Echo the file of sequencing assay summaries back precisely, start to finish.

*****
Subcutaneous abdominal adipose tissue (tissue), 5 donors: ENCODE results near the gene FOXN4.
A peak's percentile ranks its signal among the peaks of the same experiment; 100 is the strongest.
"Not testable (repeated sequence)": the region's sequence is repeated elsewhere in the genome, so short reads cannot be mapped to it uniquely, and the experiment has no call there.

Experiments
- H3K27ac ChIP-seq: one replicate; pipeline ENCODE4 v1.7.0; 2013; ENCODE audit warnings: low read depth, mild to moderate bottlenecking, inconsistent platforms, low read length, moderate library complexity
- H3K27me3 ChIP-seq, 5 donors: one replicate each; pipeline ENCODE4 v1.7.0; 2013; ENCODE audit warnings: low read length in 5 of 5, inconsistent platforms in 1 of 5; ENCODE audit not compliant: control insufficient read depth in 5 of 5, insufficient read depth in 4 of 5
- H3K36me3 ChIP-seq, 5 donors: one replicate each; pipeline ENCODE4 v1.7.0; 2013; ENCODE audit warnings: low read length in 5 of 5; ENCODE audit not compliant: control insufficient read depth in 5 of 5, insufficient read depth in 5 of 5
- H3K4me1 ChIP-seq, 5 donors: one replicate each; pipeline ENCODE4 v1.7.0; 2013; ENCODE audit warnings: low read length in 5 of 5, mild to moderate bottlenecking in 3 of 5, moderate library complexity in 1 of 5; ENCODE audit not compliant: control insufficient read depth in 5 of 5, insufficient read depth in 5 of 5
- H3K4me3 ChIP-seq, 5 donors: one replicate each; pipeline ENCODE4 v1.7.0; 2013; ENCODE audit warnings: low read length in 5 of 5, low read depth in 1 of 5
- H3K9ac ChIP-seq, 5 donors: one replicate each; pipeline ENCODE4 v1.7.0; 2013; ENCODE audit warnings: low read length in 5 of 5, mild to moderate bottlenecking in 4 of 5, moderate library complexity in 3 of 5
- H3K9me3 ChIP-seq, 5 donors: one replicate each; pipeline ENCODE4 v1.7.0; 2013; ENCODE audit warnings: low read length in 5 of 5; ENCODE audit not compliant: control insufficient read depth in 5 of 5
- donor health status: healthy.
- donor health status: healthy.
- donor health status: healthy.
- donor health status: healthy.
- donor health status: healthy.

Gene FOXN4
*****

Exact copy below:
Subcutaneous abdominal adipose tissue (tissue), 5 donors: ENCODE results near the gene FOXN4.
A peak's percentile ranks its signal among the peaks of the same experiment; 100 is the strongest.
"Not testable (repeated sequence)": the region's sequence is repeated elsewhere in the genome, so short reads cannot be mapped to it uniquely, and the experiment has no call there.

Experiments
- H3K27ac ChIP-seq: one replicate; pipeline ENCODE4 v1.7.0; 2013; ENCODE audit warnings: low read depth, mild to moderate bottlenecking, inconsistent platforms, low read length, moderate library complexity
- H3K27me3 ChIP-seq, 5 donors: one replicate each; pipeline ENCODE4 v1.7.0; 2013; ENCODE audit warnings: low read length in 5 of 5, inconsistent platforms in 1 of 5; ENCODE audit not compliant: control insufficient read depth in 5 of 5, insufficient read depth in 4 of 5
- H3K36me3 ChIP-seq, 5 donors: one replicate each; pipeline ENCODE4 v1.7.0; 2013; ENCODE audit warnings: low read length in 5 of 5; ENCODE audit not compliant: control insufficient read depth in 5 of 5, insufficient read depth in 5 of 5
- H3K4me1 ChIP-seq, 5 donors: one replicate each; pipeline ENCODE4 v1.7.0; 2013; ENCODE audit warnings: low read length in 5 of 5, mild to moderate bottlenecking in 3 of 5, moderate library complexity in 1 of 5; ENCODE audit not compliant: control insufficient read depth in 5 of 5, insufficient read depth in 5 of 5
- H3K4me3 ChIP-seq, 5 donors: one replicate each; pipeline ENCODE4 v1.7.0; 2013; ENCODE audit warnings: low read length in 5 of 5, low read depth in 1 of 5
- H3K9ac ChIP-seq, 5 donors: one replicate each; pipeline ENCODE4 v1.7.0; 2013; ENCODE audit warnings: low read length in 5 of 5, mild to moderate bottlenecking in 4 of 5, moderate library complexity in 3 of 5
- H3K9me3 ChIP-seq, 5 donors: one replicate each; pipeline ENCODE4 v1.7.0; 2013; ENCODE audit warnings: low read length in 5 of 5; ENCODE audit not compliant: control insufficient read depth in 5 of 5
- donor health status: healthy.
- donor health status: healthy.
- donor health status: healthy.
- donor health status: healthy.
- donor health status: healthy.

Gene FOXN4